It is crucial to have a clear understanding of the fundamental “calculation process” when conducting detention pond routings. This knowledge will enable you to effectively troubleshoot any issues that may arise from the results obtained. This article is not about the inputs for performing a pond routing in Hydrology Studio but rather helping you get a better feel for the procedures taking place behind the scenes, so-to-speak.

The Storage-Indication Method, which is utilized by Hydrology Studio, is widely recognized as the most commonly used approach for determining the necessary storage volume in detention basins. This routing procedure follows an iterative process based on the Continuity Equation.

The basic premise is that, over a given time interval, the volume of water

enteringthe pond minus the volume of waterleavingthe pond equals theremainingstorage volume.

To put it simply, at any given point in time along the inflow hydrograph, the remaining storage is determined by subtracting the outflow from the inflow. This process commences at time zero and progresses in increments equal to the Time Interval, typically ranging from 1 to 6 minutes, until the entire duration of the inflow hydrograph is accounted for.

The method commences with establishing a stage-*storage *relationship and a stage-*discharge *relationship, which essentially involve creating a pond with an outflow device. The stage-storage relationship indicates the volume or storage present in the pond at a specific depth or stage, while the stage-discharge relationship informs us about the amount of flow exiting the pond at a given depth or stage. To this we add an inflow hydrograph and the following equation:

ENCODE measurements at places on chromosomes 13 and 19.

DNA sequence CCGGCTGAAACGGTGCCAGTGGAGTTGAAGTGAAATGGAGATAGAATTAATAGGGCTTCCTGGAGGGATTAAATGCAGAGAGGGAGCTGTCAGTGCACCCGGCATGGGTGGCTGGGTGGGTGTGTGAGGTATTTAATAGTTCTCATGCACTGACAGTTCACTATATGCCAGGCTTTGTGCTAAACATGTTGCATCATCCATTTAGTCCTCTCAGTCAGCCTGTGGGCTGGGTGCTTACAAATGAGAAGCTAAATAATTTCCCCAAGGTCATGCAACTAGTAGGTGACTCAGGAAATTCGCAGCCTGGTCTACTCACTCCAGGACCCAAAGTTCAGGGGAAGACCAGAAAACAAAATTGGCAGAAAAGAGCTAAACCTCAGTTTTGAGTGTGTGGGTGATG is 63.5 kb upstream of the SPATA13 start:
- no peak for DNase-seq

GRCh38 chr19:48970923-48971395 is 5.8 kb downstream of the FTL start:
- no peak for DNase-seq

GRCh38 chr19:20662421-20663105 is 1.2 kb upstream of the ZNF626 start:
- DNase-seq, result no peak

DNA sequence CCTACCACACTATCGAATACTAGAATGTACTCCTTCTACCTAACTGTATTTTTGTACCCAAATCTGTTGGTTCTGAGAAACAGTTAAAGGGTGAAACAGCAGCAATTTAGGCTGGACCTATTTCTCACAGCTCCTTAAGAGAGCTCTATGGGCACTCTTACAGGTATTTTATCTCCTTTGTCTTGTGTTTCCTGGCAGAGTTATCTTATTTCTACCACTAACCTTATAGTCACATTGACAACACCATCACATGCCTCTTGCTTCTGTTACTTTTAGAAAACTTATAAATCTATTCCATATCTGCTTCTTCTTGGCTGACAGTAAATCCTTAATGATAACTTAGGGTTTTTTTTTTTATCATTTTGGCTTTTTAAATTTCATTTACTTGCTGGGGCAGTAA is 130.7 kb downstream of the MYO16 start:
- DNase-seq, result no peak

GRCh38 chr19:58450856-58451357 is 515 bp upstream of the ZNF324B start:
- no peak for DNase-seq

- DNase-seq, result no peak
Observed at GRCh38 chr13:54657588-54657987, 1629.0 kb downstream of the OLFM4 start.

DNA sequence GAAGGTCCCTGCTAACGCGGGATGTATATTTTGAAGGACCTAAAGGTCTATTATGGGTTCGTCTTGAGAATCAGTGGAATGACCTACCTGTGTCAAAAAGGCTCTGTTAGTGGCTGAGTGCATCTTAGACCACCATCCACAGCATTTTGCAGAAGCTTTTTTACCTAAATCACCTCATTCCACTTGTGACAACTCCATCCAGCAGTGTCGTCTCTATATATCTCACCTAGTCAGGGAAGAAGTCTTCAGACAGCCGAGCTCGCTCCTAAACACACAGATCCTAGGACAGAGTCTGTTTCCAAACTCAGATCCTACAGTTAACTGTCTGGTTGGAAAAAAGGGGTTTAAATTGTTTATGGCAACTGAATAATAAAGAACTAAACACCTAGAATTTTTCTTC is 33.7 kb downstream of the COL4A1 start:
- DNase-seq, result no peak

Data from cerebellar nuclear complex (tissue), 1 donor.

Where:

I = inflow volume

O = outflow volume

ds/dt = change in storage volume

## Performing a Simple Pond Routing

To perform a routing you need three things as described above:

- Inflow hydrograph (just one)
- Stage vs. Storage relationship
- Stage vs. Discharge relationship

Lets examine these one-by-one.

### Inflow Hydrograph

Below is a simple hydrograph that will be used for a pond routing inflow. Now lets take a time span, for example from 0 hours to 3.25 hours depicted by the blue vertical line, and calculate the volume (blue shaded area) up to the blue line. It’s 8,000 cuft. In other words, 8,000 cuft of runoff has accumulated at 3.25 hours into the storm.

### Stage vs. Storage Relationship

In order to proceed, it is necessary to have a physical detention pond and determine its capacity at different depths or elevations, which we refer to as Stage. Stage represents the exact distance between the water surface and the bottom of the pond. At this juncture, we are curious to know the Stage in the pond if we were to pour 8,000 cubic feet of water into it. The Stage-Storage curve provides us with this information.

Above is our Stage vs. Storage curve for this particular detention pond. The green line represents the storage provided at any given elevation or Stage. When we added the 8,000 cuft of water, the water surface rose to Stage 2 ft or elevation 102.00 ft.

### Stage vs. Discharge Relationship

Now that we know how deep the water is from the 8,000 cuft, we next need to find out how much water will in-turn *exit* the pond due to this 2 feet of depth. Below is our Stage vs. Discharge curve for this pond which contains a single 18-inch culvert placed at the bottom.

It indicates that the outflow at this depth (head against the culvert) will be 8 cfs. So whenever the pond has 8,000 cuft of water in it, it will release 8 cfs. It takes both a Stage vs. Storage curve and Stage vs. Discharge curve to know this.